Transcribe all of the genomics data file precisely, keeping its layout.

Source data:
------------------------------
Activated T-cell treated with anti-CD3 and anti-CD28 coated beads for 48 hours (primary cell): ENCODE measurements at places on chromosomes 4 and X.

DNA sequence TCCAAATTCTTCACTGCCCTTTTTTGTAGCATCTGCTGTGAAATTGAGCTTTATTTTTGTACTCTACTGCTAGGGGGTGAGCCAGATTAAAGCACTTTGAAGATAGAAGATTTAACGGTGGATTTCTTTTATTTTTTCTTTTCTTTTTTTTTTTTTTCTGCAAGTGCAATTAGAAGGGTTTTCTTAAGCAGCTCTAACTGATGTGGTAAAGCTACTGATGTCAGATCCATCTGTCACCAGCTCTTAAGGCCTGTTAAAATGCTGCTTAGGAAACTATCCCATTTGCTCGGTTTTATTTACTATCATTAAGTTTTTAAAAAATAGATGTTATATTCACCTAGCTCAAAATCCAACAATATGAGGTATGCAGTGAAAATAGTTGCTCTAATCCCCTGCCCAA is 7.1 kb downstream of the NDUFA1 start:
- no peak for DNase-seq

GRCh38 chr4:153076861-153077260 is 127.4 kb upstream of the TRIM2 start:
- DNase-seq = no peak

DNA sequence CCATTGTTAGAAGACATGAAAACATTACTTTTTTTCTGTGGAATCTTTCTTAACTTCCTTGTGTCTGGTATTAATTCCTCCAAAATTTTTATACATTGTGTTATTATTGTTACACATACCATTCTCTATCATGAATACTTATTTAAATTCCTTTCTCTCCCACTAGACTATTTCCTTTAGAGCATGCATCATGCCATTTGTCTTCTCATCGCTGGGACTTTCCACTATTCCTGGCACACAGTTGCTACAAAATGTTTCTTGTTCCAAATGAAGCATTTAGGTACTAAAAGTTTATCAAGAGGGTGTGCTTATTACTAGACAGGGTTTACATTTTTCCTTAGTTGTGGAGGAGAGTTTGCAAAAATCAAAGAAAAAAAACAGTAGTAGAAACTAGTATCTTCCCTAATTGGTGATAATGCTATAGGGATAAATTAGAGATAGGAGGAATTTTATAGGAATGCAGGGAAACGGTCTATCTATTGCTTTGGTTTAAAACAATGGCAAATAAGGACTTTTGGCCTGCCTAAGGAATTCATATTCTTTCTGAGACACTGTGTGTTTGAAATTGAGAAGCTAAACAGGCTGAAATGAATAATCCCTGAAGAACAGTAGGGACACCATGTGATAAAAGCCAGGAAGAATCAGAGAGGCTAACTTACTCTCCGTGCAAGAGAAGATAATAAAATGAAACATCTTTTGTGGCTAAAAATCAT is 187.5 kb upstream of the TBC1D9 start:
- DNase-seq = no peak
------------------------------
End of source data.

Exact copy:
Activated T-cell treated with anti-CD3 and anti-CD28 coated beads for 48 hours (primary cell): ENCODE measurements at places on chromosomes 4 and X.

DNA sequence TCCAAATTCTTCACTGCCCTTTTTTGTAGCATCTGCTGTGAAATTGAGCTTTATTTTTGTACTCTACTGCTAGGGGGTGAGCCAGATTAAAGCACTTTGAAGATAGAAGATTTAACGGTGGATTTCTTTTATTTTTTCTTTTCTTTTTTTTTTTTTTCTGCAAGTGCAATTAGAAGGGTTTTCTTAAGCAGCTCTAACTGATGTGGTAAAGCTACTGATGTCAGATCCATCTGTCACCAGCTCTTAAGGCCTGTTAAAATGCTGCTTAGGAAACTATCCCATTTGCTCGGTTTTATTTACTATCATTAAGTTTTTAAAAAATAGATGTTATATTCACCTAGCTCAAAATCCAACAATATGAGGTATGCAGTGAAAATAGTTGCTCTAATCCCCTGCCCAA is 7.1 kb downstream of the NDUFA1 start:
- no peak for DNase-seq

GRCh38 chr4:153076861-153077260 is 127.4 kb upstream of the TRIM2 start:
- DNase-seq = no peak

DNA sequence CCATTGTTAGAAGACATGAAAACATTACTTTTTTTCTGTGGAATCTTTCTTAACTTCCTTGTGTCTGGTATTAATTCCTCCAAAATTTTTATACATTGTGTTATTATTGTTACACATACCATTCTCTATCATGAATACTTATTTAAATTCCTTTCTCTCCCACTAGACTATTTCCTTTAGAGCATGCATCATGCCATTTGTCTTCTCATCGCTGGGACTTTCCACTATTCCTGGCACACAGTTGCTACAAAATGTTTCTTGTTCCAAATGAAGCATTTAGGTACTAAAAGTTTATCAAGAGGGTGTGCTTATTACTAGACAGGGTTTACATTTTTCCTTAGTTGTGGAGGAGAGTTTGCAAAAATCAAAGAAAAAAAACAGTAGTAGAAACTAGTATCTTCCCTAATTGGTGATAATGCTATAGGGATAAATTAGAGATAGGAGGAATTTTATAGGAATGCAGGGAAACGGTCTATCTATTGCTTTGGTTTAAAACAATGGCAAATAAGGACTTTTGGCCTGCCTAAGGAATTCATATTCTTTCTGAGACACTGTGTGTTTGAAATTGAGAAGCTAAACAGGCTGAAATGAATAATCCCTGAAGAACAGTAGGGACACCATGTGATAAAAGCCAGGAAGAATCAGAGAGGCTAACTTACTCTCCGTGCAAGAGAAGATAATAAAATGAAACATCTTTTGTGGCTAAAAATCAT is 187.5 kb upstream of the TBC1D9 start:
- DNase-seq = no peak